Are there any other options besides Brassworks for a new brass radiator?
I may be wrong, but I don't think Berg's makes brass radiators - just black ones.
Bergs has made brass radiators. I bought one last year. He does not like doing them, but if you twist his arm, he may make you one. His price was less than Brassworks
Macs sells a replacement T radiator they list in their catalog. Ive never seen one but maybe they are OK. They list them every year.
Bud, after Rob told about the great work Tom's Radiator Service did for him, I sent the radiator from my 1915 runabout to Tom for a new core. He did a nice job and I saved a couple of Benjamins. Saving some dough was nice, but what really decided me was seeing a picture of a new Berg's brass radiator. I'm sure it works just fine, but it's not like the original, so I decided I wanted to keep my original tank.
Tom's did a nice job on your radiator. If I were Bud, I would contact you, Steve and then Tom and see about getting my original radiator recored.
I have heard that the tanks get brittle after so many years of service. The hot-cold cycle and all the vibration going on takes its toll on the tanks. It makes them hard to repair and they like to crack. Does anybody have any more info on this? Thanks, Scott
I haven't had a problem with that on mine yet, but it's only 98 years old.
My 24 radiator was recored in 1999. This year the shop took off the bottom tank and rodded it out. I wouldn't hesitate to recore an original radiator. I am not sure where this story of hard to repair and likely to crack came from. You are not the first, nor likely the last to say it.
Had a long talk with Mr. Berg this AM. He is just too busy to spend the extra time a brass radiator requires to make. He was also a little concerned about the age of the radiator and thought that a recore could be a problem over the years - not because of the core but because of the changes that occur with the metallurgy of the brass tanks over the years and the difficulty of getting a good lasting solder job.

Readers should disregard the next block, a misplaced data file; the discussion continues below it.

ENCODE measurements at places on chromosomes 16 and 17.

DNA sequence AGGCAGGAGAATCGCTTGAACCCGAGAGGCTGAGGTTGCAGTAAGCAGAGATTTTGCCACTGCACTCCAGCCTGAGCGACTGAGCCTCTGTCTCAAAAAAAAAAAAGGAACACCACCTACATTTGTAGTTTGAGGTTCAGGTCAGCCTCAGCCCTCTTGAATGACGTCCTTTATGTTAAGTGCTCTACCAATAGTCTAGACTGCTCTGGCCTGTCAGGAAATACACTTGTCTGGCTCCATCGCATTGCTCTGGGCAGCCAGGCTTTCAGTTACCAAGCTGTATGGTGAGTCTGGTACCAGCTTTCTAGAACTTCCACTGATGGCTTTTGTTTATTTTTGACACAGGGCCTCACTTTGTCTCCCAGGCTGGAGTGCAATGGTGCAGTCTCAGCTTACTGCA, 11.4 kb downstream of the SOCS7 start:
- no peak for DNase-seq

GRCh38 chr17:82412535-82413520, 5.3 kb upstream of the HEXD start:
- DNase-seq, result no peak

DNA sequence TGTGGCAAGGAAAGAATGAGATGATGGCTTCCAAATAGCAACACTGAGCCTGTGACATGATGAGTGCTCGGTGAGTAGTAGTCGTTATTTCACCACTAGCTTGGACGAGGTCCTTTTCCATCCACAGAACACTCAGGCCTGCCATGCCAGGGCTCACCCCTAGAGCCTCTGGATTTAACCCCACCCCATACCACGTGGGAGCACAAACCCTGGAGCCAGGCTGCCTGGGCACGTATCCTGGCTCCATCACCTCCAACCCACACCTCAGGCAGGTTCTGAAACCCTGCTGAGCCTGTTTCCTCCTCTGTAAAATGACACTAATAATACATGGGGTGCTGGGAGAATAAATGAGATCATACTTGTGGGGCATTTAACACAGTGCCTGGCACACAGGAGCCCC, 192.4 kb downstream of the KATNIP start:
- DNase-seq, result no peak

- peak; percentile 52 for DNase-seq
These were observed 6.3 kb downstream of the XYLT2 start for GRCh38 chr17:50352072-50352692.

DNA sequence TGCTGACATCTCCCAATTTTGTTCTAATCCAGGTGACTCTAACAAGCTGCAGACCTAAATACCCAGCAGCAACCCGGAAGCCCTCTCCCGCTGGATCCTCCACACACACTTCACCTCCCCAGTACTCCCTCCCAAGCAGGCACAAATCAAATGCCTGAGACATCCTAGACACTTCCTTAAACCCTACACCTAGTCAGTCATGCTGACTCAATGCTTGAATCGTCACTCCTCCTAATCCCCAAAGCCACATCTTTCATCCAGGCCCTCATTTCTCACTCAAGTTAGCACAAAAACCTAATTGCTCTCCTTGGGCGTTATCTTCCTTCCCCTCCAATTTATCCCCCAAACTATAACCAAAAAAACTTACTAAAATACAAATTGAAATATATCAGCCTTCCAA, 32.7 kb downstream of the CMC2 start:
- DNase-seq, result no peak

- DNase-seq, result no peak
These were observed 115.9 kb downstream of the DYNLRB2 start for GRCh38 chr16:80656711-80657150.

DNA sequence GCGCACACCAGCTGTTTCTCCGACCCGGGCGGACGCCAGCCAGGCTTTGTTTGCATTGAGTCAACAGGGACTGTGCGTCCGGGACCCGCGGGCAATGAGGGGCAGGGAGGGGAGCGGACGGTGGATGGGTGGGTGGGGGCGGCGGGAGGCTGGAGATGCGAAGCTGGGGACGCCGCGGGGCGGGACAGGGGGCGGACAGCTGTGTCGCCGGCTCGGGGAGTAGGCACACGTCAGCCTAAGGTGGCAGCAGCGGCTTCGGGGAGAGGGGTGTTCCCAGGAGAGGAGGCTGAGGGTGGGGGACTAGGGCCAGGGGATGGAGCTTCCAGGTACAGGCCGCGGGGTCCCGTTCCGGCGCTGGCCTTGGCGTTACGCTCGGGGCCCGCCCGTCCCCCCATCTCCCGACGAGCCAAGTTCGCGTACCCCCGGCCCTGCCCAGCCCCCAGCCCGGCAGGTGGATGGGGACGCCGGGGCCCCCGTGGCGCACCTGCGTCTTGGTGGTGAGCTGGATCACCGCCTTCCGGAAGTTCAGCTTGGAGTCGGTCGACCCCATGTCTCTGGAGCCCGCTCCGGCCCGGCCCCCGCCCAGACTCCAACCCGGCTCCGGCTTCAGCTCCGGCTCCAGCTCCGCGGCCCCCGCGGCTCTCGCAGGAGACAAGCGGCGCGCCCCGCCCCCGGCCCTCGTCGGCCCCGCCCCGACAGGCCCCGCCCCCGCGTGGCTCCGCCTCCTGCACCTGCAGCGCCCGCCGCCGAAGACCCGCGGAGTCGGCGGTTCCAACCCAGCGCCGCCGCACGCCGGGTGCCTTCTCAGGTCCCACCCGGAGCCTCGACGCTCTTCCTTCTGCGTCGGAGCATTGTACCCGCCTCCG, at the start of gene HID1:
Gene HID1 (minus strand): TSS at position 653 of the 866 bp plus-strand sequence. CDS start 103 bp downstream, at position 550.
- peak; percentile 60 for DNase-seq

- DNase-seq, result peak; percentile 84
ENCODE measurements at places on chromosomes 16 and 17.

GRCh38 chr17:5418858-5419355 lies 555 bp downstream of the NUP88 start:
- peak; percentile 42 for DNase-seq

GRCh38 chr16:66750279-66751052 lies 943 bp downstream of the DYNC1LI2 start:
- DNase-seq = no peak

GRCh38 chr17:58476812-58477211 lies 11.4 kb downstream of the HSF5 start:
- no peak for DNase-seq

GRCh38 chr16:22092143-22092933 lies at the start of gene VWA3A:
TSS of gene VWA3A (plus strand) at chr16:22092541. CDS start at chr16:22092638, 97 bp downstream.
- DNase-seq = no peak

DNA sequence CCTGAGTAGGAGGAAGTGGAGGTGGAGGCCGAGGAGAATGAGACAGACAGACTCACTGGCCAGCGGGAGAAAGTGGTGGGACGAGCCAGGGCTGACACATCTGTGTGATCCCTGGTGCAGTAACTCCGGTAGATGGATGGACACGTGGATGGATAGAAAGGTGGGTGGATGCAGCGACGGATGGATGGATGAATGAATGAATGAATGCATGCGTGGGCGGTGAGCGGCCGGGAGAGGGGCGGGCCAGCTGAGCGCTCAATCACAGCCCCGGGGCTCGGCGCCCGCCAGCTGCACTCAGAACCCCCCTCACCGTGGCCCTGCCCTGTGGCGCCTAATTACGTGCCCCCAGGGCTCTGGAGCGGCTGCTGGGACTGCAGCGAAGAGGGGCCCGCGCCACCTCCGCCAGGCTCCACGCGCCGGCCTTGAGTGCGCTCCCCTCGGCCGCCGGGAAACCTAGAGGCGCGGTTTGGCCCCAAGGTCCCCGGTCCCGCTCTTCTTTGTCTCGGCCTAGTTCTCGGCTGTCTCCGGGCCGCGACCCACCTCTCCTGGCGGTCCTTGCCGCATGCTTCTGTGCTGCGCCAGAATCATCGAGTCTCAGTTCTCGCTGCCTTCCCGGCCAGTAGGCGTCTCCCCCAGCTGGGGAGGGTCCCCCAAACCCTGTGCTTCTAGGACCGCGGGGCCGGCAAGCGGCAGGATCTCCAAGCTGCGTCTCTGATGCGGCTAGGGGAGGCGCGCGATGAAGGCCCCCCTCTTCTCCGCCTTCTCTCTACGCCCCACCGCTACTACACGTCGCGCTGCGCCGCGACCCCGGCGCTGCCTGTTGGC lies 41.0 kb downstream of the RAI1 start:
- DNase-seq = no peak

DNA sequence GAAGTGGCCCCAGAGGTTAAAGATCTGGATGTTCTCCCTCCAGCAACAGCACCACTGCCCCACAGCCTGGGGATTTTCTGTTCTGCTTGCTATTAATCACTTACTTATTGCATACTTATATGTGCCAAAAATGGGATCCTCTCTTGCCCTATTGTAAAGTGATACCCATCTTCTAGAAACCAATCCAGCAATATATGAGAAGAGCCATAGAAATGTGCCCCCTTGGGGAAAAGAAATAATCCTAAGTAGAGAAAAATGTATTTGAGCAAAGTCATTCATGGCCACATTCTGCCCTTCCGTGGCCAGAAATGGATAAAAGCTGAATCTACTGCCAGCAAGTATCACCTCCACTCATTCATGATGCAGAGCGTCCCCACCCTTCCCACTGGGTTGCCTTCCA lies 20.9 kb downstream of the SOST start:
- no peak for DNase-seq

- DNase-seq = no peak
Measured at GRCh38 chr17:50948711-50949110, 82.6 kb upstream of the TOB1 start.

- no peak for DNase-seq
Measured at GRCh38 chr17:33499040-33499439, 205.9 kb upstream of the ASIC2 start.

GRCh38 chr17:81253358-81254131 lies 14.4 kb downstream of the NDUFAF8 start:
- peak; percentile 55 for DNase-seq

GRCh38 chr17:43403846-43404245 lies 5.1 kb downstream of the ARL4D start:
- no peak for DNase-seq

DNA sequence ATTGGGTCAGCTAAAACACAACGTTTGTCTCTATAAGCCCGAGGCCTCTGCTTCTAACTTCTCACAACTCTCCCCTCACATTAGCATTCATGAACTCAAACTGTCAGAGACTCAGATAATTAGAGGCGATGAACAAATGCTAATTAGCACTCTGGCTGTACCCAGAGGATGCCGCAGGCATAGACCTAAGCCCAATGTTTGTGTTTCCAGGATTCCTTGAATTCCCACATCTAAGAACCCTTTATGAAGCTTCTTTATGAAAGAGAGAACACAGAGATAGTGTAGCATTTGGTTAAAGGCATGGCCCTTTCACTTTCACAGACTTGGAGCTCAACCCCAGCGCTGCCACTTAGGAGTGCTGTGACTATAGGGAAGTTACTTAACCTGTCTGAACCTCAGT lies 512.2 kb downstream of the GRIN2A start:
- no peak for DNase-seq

Nice fellow, I would not hesitate to do business with him.
Also called Langs and discussed their radiators (Brassworks). They said that they have sold about 50 in the last two years and have had 2 returns for warranty work. Not perfect, but not too bad either.
So I pulled the trigger with Lang's. They've always treated me well and frankly I'm tired of screwing around and not being able to go on the longer trips I want to go on. Wish me luck. ;o)
I just had my 13 radiator down to the local radiator repair shop ( no he didn't look at me funny ), he told me that they hadn't seen a brass T radiator in 3 or so years, now he has three in one week, they love these old radiators, $352- later, he told me its good to go for another 99 years.
So they are still out there taking pride in their work, so if your radiator looks good still, maybe your local can do the same.
I think Bud wants to quit messing with it and get it over with. He will be out some cash, but he will be in good shape.
Bud will be in good shape or his radiator will be in good shape?
(Just kidding Bud)
Robert Scott Owens,
What you are probably referring to is commonly known as "age cracking". Copper & zinc alloys (brass) are susceptible to this phenomena. If you think of it as bending a piece of metal back and forth until it breaks, that is basically what is going on. It would depend on what state the metal left the factory in. If it was in an annealed state when it left the factory, it would take longer for the "age cracking" to take place. It it had not been annealed, or was subjected to a lot of vibration during its life (such as in a brass sidelight or headlight), you will probably see more cracks.